Archaeologists in Spain have unearthed the remains of a possible family of 12 Neanderthals who were killed 49,000 years ago.
Markings on the bones show the unmistakeable signs of cannibal activity, say the researchers, with the group having probably been killed by their peers.
The remains were found in a cave in the Asturias region of Northern Spain. Details of the find appear in Proceedings of the National Academy of Sciences.
Although the highly fragmented bones of six adults and six children were found in a cave, it is thought they probably lived and died on the surface before the ground collapsed beneath them naturally after their death.
Their end was a bloody one, with distinct markings on the bones showing they fell victim to cannibalism.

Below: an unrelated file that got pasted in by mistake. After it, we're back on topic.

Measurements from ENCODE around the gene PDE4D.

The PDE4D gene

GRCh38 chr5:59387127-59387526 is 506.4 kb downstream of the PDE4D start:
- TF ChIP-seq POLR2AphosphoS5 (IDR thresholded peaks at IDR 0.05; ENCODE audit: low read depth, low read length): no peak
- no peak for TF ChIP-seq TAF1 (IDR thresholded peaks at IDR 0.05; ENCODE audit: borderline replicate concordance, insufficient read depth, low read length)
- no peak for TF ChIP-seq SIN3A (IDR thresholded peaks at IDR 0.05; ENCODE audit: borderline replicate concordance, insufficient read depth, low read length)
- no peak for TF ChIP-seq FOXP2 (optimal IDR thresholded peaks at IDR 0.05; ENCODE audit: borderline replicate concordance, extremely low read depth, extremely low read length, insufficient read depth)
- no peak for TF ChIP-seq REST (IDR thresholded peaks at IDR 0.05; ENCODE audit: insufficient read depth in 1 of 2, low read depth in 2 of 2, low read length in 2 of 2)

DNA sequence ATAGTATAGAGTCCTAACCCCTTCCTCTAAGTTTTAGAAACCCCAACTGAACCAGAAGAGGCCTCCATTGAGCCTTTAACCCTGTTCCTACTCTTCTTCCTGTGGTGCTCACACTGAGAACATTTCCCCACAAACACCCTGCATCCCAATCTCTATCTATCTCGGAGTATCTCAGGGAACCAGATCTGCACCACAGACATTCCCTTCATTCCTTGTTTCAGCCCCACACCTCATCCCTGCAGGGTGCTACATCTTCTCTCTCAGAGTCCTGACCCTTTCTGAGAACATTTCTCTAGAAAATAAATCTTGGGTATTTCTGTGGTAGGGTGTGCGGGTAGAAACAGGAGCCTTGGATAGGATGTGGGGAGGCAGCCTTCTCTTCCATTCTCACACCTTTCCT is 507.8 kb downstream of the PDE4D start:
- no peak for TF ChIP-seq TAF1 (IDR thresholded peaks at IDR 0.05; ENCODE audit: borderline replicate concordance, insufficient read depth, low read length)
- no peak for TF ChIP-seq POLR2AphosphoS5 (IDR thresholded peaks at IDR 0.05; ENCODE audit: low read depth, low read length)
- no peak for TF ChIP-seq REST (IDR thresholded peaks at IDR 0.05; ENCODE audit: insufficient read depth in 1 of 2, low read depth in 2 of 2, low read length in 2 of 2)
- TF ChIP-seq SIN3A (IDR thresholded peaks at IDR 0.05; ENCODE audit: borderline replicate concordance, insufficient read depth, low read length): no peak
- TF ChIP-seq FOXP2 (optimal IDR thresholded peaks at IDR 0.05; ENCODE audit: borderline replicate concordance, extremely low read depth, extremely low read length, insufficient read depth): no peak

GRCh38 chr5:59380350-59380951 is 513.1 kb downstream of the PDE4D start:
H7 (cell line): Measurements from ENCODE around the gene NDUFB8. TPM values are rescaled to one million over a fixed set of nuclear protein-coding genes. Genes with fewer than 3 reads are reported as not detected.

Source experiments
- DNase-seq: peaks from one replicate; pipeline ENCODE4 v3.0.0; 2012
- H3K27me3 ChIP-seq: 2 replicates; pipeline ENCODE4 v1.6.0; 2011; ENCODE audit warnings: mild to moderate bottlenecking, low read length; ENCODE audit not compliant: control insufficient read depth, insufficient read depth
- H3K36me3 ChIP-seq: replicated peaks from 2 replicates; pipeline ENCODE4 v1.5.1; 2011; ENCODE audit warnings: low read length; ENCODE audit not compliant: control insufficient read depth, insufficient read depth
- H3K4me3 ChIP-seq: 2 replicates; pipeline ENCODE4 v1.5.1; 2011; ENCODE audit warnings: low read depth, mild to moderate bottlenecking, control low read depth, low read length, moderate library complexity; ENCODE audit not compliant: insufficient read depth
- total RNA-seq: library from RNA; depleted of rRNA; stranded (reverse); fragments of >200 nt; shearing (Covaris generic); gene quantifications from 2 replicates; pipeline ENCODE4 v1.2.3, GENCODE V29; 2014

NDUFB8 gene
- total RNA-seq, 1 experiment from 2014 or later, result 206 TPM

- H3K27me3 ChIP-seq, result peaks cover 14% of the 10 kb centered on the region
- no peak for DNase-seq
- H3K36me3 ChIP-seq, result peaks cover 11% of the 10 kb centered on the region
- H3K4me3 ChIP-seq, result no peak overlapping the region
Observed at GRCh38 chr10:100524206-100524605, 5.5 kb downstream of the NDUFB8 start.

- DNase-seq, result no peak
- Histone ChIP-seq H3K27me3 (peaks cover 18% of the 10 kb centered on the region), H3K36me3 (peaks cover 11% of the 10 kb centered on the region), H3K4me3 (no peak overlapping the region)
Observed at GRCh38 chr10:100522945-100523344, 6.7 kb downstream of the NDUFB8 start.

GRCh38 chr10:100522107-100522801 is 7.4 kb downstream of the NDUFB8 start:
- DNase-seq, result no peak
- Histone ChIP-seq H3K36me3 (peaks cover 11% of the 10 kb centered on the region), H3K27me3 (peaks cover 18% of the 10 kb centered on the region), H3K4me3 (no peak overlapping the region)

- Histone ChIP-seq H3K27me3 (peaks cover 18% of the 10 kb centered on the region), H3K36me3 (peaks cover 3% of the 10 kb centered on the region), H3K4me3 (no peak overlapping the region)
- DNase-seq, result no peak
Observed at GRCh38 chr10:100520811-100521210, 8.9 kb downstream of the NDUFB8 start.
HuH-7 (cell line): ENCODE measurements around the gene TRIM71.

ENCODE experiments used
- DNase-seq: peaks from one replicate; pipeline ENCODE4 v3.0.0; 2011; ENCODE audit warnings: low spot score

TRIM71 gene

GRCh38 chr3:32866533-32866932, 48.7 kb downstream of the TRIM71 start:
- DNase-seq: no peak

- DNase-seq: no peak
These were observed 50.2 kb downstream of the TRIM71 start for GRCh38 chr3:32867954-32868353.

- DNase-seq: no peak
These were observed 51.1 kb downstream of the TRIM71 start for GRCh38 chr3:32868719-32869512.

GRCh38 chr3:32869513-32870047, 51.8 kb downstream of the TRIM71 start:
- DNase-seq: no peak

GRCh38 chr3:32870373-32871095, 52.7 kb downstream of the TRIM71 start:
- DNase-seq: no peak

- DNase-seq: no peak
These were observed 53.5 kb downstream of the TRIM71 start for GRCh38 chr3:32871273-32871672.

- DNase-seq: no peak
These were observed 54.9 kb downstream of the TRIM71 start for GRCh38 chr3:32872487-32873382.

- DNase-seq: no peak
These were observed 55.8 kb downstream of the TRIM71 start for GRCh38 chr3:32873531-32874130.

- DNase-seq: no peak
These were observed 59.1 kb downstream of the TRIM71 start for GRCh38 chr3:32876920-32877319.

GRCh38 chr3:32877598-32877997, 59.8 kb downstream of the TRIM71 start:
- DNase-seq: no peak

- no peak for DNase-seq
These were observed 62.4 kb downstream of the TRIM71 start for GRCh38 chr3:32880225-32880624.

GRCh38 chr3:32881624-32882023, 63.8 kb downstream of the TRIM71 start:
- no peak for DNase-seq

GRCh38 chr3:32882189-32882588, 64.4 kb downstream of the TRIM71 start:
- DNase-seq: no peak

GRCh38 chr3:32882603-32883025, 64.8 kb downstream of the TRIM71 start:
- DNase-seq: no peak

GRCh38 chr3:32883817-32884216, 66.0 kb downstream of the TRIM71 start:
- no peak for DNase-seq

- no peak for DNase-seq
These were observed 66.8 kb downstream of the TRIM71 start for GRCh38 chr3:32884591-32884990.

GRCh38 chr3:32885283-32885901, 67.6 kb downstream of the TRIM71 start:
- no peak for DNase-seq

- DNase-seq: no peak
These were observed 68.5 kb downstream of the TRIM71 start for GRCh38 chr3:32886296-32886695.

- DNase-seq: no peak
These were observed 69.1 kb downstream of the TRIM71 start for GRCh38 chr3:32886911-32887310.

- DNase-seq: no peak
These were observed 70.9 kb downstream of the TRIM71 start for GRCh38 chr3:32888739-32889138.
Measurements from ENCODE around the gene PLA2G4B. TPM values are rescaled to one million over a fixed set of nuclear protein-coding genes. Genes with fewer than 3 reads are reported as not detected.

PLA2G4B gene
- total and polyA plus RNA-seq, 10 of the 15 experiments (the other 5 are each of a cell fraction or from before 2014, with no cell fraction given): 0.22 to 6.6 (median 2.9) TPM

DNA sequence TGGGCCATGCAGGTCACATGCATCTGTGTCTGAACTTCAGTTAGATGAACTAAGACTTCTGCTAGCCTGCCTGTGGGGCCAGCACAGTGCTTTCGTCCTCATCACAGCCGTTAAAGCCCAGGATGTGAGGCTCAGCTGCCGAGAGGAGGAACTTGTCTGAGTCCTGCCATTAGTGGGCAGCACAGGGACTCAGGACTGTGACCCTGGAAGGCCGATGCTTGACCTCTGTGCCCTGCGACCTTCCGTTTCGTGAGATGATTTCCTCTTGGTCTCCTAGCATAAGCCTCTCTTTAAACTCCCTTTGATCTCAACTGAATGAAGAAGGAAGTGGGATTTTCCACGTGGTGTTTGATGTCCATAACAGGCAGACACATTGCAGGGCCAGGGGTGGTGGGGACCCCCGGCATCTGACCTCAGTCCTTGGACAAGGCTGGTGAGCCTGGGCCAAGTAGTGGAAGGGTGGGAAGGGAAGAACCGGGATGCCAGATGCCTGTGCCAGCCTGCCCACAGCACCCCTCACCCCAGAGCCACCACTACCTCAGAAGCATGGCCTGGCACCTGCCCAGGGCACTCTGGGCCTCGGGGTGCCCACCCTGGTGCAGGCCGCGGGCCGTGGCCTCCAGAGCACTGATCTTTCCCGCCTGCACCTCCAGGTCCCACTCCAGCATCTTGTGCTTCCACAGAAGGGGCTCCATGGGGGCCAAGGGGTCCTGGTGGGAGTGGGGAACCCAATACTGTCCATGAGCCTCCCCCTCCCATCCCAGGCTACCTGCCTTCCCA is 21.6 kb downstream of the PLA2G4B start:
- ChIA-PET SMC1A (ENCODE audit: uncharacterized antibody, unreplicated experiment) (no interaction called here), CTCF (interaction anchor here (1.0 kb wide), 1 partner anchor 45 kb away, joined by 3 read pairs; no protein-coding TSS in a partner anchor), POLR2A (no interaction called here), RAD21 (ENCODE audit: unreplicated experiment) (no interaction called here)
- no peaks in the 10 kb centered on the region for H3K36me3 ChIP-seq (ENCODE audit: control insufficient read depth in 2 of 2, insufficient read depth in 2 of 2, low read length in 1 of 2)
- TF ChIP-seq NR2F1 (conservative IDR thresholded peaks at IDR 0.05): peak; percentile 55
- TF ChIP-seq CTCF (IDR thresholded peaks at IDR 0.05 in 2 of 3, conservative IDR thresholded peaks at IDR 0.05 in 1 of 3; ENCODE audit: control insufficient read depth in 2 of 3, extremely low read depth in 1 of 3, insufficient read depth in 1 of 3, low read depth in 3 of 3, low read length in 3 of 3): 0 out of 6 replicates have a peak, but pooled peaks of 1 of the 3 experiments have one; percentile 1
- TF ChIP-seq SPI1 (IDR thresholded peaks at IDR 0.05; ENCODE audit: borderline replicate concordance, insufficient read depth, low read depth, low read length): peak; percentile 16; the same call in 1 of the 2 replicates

"They all show signs of cannibalism. They have cut marks on many bones including skulls and mandibles," said Professor Carles Lalueza-Fox of Barcelona's Institute of Evolutionary Biology, who lead the research.
"The long bones have been fragmented to obtain the marrow so all the signs of cannibalism that have been described... in other Neanderthal sites are present in all these individuals."
The claim that the group were a family comes from analysis of their mitochondrial DNA, genetic material found within animal cells that is passed down the female line.
The genetic data suggested that while the three adult males in the group shared the same maternal lineage, the three adult females had different maternal origins.
Proof, say the researchers, that at least in this Neanderthal family, the women came from outside the group, while the men remained within the family group on reaching maturity.
This model of what is called "patrilocality" is often seen among modern humans, says Professor Lalueza-Fox, with men remaining in the family home in many societies across the world.